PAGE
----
The Rough Bounds is due for release on Goat Island Music on 27th May 2018; exactly 20 years to the day after their first ever gig. A coinciding launch tour includes 3 venues from their inaugural tour and also notches up the 27th and 28th Scottish Islands the band has performed on.

Artists’ website: https://www.daimh.net/

LORI WATSON – Yarrow Acoustic Sessions (Isle Music Scotland ISLE05CD)

Yarrow Acoustic SessionsIf the word you usually associate with the Scots is “dour” ‘I’m afraid this album may reinforce your prejudices. As I understand it Yarrow Acoustic Sessions is the prequel to a full album – working drawings if you will. Lori is supported by Duncan Lyall, who also produced the record, Steven Byrnes and Fiona Black and the accompaniments are, to say the least, spare, with Lori employing a lot of plucked violin.

For those with limited knowledge of Scottish geography, Yarrow in a region of the borders north-west of Keilder and not far from Flodden, hence the inclusion of ‘Flooers O The Forest’ in this set. Lori opens with ‘Yarrow (A Charm)’ based on a poem by Walter Elliot and built on a droning, almost discordant, harmonium by Lyall. Next comes ‘The Flytin O Life And Daith’ – words by Hamish Henderson and music by Alison McMorland – which is not exactly cheering. Then there’s ‘Fause, Fause’, a song I don’t particularly care for in English. Evan as an aficionado of traditional Scottish song, I’m finding this album hard going.

Taking it in isolation I would probably heap praise on ‘Dowie Dens O Yarrow’ although I’d be happier if Duncan Lyall were playing a real piano. Lowi sings mostly in Scots which, as Dick Gaughan would patiently explain, isn’t English with some unfamiliar words but a foreign language from which you can pick out a few words. Thus, ‘Flooers O The Forest’, a long version which I think uses the original 18th century words, is at times incomprehensible, particularly when Lyall is giving the keyboard a real work-out.

I like ‘What A Voice (Blackbird)’ which sounds more like a completed version as does the closing ‘October Song’ with some clever variations of both melody and rhythm and Lori harmonising with herself. If the final project sounds anything like these two tracks, I’ll be very happy.

Dai Jeffries

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Artist’s website: www.loriwatson.net

‘October Song’ – official video:

Lori Watson announces two new albums

Lori Watson

Scots Singer of the Year 2016-17, Lori Watson is a fiddle player, singer and composer. She has drawn on the rich tradition of the Scottish Borders throughout her artistic life, including experimental works and a PhD thesis and creative folio exploring innovation and contemporary traditional music practice. A folk musician with considerable pedigree, Lori is currently touring and recording with Boreas, Iain Morrison and several solo and collaborative projects including guesting with Kate Rusby in 2018 and she has six albums in circulation including two critically acclaimed records featuring her trio Rule Of Three. But this is Lori’s first significant song work and she is lettingus in on the process as well as the finished product.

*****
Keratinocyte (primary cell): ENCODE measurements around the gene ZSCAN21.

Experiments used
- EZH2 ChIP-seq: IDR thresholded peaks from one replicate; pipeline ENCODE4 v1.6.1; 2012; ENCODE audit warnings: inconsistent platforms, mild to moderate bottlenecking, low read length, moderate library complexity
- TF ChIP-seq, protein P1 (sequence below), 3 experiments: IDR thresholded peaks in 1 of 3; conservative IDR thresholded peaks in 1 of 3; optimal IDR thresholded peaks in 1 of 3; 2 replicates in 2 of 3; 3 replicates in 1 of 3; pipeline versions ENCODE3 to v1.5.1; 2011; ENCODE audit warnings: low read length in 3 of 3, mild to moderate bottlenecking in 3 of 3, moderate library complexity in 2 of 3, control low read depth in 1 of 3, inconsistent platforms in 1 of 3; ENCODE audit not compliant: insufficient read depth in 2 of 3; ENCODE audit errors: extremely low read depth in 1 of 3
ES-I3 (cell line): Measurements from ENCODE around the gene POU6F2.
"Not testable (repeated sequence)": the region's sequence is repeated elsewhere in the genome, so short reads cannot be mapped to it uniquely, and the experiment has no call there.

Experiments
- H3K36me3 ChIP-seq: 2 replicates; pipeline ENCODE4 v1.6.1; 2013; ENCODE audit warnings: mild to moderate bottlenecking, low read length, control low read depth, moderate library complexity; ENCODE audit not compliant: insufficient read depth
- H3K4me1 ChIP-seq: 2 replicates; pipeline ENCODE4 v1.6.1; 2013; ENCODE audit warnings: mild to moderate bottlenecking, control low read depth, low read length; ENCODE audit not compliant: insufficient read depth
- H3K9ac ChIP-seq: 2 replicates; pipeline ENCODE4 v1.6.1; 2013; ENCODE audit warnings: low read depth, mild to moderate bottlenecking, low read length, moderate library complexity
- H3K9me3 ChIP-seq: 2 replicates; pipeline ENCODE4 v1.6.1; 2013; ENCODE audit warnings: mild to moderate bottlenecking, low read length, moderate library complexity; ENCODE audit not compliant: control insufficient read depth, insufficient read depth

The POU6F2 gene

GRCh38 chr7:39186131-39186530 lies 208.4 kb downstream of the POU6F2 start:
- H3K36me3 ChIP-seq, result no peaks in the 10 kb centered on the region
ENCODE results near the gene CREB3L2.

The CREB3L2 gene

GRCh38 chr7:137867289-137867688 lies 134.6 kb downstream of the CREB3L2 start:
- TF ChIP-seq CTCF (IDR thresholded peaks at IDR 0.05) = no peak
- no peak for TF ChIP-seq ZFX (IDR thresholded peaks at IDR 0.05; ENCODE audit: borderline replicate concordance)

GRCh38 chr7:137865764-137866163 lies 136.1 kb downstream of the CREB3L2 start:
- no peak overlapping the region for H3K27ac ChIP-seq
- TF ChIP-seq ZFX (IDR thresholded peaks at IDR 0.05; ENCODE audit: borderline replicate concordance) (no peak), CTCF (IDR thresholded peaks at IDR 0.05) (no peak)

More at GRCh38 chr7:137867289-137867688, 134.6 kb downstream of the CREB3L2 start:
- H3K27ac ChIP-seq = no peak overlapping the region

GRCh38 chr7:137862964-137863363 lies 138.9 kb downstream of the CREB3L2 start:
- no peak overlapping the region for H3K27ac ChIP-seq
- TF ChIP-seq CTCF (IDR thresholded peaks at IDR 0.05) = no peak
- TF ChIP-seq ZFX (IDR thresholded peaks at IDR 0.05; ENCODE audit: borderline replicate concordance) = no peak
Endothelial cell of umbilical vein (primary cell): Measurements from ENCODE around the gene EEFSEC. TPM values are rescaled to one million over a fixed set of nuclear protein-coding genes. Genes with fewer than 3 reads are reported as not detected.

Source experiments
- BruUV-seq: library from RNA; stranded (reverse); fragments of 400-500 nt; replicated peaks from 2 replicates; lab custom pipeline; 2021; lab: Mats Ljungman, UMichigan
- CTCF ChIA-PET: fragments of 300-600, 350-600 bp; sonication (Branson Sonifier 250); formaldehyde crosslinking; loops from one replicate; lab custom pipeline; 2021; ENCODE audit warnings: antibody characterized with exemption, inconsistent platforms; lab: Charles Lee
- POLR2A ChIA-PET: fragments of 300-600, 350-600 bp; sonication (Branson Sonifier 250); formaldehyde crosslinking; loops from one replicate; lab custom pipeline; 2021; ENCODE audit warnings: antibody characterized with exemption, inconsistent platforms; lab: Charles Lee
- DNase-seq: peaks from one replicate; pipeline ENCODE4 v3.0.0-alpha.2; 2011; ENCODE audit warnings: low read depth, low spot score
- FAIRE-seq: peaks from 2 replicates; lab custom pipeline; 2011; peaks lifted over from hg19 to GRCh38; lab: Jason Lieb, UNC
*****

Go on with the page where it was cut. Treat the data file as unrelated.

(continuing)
Lori is touring Yarrow Acoustic Sessions in 2018 with Duncan Lyall on keys, harmonium and bass (Kate Rusby, Treacherous Orchestra) and Chas Mackenzie on guitar (Halton Quartet, Scott Matthews). Follow-up album Yarrow is expected Autumn 2018.

Yarrow Acoustic Sessions is the culmination of an evolving digital album –Watson’s first major song work. Growing up in the Scottish Borders, the Yarrow valley beside Selkirk has been an inspiring place for Lori and acknowledging that this unique and atmospheric area has inspired countless artists over the centuries, she has continued her own exploration of the area through song, music, folklore, history and poetry. This album is a thoughtful selection of songs brought together to convey a sense of Yarrow as Lori knows it. The songs are full of strong natural imagery and tales of our own imperfection: living and dying, growing and decaying, loving, betraying, regretting, accepting, and a kind of madness we just can’t shake.

In addition to vocals and fiddle from Watson, the album features sensitive playing from Duncan Lyall (keys, harmonium and double bass), Steven Byrnes (guitar and bass drum) and Fiona Black (accordion) as well as contributions from poets, writers and composers Hamish Henderson, Walter Elliot, Alison Rutherford, Jean Elliot, Lewis Spence, Alexander Anderson, Alison McMorland, Ed Miller and Robin Williamson. Yarrow Acoustic Sessions reflects Watson’s creative process towards a second, forthcoming, album (Yarrow) that carries these themes beyond conventional folk sounds (hinted at in ‘What A Voice (Blackbird)’.

Dark and brooding, windswept, contoured, joyful, turbulent, sparse, reflective: Yarrow is an exploration of human connections to nature and one another, through time, inspired by the Yarrow valley in the Scottish Borders.

“I’m interested in unfinished works and fragments, whether traditional or original. They’ve always been inspiring starting points for me. I’m creating and interpreting fragments; crafting something that expresses the connections between us and our environment spanning hundreds of years: and then it’s filtered by what inspires and resonates with me right now.”

“I’m very curious about nature and about our psychology; and how we connect, and make sense of, our inner and outer lives. I think this comes through in the music.”

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Artist’s website: www.loriwatson.net

‘Flooers O The Forest’: